NEW YORK (WCBS 880) — Thousands of people descended on the nation’s capital on Friday for a major march on the anniversary of the 1963 Civil Rights March on Washington.
Capping a week of protests and outrage over the police shooting of Jacob Blake in Wisconsin, civil rights organizations from across the country brought the fight to Capitol Hill, near the steps of the Lincoln Memorial – the very spot where the Rev. Martin Luther King, Jr. delivered his historic “I Have A Dream” address.
The rally is focused on police brutality, racial injustice and voter protection.
March organizers said they would be handing out masks, gloves and sanitizers to protect everyone’s health and only allow 25 people on each bus.
One group from Milwaukee skipped buses altogether and joined together to march 750 miles to Washington, D.C.
A number of New Yorkers also participated in the rally, piling on to buses at the Barclays Center and Bryant Park early Friday morning to make it in time for the rally.
“I think it’s important to go down to D.C. and show that Black Lives Matter and what’s happening in America right now – the same thing that’s happened for hundreds of years – is unacceptable,” Hillary Henry, of Gramercy, told CBS2 News.
New York City Public Advocate Jumaane Williams was among some locals who were heading to D.C. on Friday and even was given the chance to address some attendees.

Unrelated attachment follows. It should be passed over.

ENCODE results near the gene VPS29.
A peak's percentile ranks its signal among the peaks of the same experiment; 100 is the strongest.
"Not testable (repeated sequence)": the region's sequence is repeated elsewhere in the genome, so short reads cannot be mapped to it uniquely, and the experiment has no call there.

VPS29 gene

“I want to give space for Black people in the crowd to say they are not okay,” he said. “We are like the nameless grandmothers who got in the streets and said, ‘We will make you live up to what America says she is.’ We are here. We’re not going anywhere.”
Early on, the march was shaping up to be the largest political gathering in Washington since the coronavirus pandemic began.
According to the Associated Press, many attendees also were showing up wearing T-shirts bearing the image and words of the late Rep. John Lewis who, until his death last month, was the last living speaker at the original March on Washington.
They gathered just blocks from the White House and listened to Martin Luther King III, the son of the late civil rights icon, who underscored the importance of the march, saying they needed to “create a different consciousness and a different climate in our nation.”
The Rev. Al Sharpton planned the event with the National Action Network. He is expected to deliver a keynote address that shows the urgency for federal policing reforms while decrying racial violence and demanding voting rights protections ahead of the November election.
Following the commemorative rally, participants will march to the Martin Luther King, Jr. memorial in West Potomac Park, next to the National Mall, and then disperse.
Later in the evening, the Movement for Black Lives, a coalition of more than 150 Black-led organizations that make up the broader Black Lives Matter movement, will hold its virtual Black National Convention.
The convention will coincide with the unveiling of a new Black political agenda intended to build on the success of this summer’s protests. The platform will deepen calls for defunding police departments in favor of investments to healthcare, education, housing and other social services in Black communities, organizers said.